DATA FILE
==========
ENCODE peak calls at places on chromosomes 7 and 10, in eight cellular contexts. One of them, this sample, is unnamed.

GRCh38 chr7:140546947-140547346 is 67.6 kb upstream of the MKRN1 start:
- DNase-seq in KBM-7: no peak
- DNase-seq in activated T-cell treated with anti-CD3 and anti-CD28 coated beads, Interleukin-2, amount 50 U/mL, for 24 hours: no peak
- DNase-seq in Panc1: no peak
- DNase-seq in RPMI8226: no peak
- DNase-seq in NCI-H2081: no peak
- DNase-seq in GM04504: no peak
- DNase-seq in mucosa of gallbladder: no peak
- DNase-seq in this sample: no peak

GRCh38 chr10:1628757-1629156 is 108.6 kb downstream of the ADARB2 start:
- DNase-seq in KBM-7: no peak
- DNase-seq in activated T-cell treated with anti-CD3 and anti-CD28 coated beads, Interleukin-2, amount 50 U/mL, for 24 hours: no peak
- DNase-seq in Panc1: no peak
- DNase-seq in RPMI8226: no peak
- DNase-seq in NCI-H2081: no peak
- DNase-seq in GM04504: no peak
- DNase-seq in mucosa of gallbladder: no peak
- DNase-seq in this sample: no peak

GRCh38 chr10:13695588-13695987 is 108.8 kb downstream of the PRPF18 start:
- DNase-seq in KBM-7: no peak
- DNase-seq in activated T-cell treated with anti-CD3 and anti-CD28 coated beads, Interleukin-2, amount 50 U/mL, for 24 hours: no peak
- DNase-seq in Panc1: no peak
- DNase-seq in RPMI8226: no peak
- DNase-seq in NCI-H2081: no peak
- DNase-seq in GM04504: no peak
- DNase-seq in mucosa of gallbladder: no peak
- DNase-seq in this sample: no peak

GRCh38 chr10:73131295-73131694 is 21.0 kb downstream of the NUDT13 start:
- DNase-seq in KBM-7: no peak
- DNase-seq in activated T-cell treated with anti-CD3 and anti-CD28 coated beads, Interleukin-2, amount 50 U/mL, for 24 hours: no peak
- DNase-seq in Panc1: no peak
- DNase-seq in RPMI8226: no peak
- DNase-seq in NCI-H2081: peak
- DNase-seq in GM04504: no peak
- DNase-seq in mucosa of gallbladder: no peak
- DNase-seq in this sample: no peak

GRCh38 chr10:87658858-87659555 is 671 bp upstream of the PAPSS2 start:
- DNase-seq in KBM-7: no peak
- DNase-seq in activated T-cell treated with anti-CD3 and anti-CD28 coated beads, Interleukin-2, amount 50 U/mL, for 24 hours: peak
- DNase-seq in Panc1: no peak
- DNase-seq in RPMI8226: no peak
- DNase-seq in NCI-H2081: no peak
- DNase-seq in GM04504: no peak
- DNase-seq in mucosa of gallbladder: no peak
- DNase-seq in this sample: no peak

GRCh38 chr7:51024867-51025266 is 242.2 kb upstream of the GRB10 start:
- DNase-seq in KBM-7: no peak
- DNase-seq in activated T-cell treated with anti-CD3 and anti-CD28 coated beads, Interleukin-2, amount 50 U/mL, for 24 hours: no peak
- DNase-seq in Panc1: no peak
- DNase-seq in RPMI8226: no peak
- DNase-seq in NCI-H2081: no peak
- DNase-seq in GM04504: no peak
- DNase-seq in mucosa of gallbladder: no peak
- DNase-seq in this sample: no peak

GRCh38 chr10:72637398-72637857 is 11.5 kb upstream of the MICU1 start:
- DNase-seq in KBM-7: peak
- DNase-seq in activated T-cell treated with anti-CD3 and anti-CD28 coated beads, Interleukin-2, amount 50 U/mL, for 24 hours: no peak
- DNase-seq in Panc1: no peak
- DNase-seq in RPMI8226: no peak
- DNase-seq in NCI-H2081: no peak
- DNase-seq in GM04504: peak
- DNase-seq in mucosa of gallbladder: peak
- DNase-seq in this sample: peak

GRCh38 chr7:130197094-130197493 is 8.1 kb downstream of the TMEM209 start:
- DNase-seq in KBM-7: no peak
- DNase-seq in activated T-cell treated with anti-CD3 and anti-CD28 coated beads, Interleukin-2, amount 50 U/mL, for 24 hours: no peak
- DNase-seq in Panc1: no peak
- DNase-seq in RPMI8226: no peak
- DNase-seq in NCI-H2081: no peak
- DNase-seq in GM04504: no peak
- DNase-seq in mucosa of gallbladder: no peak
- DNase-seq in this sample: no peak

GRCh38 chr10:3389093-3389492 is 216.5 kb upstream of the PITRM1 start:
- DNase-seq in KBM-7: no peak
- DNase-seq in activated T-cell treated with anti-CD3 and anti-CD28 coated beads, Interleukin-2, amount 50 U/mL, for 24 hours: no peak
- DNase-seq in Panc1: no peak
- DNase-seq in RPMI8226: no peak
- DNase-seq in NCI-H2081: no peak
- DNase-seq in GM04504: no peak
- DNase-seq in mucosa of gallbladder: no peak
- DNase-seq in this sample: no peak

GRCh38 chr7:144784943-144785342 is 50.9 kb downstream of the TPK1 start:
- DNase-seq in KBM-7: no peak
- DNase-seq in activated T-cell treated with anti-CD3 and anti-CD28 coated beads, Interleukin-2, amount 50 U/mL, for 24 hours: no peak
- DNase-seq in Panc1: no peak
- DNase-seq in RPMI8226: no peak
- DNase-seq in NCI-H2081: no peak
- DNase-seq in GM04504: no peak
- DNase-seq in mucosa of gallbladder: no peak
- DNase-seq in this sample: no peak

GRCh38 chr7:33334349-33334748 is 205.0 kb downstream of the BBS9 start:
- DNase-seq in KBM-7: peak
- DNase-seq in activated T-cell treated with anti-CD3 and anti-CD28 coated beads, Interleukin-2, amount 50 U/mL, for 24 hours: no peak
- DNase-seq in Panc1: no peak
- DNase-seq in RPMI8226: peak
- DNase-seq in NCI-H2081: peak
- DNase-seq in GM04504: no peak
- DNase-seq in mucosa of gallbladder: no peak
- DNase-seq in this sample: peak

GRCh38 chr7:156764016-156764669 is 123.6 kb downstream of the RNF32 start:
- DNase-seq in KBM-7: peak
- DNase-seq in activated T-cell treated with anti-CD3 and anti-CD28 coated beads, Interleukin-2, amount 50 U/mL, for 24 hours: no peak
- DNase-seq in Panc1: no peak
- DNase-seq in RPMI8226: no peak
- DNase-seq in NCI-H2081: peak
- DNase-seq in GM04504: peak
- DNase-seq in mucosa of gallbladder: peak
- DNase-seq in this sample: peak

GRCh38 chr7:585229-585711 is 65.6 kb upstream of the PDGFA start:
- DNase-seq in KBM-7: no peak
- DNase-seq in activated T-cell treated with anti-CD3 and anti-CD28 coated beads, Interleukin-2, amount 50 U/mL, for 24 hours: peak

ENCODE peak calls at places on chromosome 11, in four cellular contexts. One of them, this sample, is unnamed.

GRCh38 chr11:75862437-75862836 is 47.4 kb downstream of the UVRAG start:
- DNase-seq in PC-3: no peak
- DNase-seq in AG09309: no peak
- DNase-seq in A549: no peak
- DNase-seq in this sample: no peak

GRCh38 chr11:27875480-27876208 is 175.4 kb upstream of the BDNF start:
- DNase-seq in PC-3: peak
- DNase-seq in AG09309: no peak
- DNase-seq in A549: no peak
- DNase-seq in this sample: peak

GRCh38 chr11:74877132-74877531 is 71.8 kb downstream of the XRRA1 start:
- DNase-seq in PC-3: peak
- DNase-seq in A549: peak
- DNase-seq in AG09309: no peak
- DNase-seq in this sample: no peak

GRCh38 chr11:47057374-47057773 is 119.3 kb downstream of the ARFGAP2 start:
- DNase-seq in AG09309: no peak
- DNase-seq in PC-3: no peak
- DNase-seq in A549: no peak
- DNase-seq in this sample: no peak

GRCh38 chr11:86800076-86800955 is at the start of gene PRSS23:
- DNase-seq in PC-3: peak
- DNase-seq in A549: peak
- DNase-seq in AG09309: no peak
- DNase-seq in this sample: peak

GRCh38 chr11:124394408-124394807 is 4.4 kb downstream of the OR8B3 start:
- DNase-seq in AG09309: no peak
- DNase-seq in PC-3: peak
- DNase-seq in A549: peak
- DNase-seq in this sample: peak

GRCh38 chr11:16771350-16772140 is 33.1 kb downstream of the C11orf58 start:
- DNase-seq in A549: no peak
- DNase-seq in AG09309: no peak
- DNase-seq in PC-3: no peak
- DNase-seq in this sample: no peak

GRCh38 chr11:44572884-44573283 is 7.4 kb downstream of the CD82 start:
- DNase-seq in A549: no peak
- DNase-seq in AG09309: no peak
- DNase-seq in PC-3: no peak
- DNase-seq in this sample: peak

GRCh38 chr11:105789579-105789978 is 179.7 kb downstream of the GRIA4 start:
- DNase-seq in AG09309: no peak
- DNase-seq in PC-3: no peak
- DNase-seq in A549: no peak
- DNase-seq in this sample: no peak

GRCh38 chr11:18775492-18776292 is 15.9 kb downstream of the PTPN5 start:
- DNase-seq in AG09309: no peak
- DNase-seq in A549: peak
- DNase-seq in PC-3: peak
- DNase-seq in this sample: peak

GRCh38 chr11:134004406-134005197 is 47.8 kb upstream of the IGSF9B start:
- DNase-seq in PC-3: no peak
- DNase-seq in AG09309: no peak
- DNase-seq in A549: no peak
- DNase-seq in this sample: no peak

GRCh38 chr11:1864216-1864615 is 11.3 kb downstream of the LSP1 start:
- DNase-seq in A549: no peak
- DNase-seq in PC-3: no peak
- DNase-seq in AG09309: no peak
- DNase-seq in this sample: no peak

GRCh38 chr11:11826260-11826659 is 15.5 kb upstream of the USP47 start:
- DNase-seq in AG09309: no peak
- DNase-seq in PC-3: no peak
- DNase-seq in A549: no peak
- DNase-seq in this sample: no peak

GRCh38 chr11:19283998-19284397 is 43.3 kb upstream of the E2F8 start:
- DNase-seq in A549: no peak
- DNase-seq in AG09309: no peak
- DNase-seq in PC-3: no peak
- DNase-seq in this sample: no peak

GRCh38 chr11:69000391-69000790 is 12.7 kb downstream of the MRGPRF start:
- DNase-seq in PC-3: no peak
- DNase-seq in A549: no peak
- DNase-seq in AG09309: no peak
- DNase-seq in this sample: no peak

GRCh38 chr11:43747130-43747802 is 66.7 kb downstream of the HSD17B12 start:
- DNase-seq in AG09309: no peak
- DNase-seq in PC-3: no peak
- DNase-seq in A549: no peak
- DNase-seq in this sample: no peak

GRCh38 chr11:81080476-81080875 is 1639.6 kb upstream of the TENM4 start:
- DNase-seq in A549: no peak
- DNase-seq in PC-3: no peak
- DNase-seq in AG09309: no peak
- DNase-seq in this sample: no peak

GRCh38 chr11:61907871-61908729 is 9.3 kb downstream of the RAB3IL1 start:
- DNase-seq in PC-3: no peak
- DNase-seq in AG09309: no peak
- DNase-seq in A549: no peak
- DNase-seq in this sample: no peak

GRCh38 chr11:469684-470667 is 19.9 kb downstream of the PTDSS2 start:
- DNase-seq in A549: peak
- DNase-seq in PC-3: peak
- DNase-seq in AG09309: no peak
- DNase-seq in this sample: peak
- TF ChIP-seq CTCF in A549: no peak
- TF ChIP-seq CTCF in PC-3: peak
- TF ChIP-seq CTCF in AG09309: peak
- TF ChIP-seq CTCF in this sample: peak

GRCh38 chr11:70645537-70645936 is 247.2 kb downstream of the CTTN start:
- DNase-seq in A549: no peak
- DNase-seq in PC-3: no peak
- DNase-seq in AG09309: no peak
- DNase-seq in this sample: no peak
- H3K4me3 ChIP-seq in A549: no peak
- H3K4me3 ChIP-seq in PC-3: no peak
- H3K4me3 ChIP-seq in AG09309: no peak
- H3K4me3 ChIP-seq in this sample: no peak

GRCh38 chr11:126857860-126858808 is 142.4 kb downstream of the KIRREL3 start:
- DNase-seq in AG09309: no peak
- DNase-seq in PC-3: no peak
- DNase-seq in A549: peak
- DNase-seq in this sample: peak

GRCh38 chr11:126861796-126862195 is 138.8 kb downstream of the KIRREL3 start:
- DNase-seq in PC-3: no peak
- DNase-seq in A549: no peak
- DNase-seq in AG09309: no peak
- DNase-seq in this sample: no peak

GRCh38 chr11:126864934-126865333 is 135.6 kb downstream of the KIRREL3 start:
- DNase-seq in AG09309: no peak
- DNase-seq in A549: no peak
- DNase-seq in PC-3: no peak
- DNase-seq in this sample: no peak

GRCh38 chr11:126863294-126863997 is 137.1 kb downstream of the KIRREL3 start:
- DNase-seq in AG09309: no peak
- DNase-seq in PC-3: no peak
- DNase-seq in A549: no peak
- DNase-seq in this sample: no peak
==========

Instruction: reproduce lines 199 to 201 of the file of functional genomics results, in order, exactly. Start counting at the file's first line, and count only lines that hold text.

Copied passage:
GRCh38 chr11:61907871-61908729 is 9.3 kb downstream of the RAB3IL1 start:
- DNase-seq in PC-3: no peak
- DNase-seq in AG09309: no peak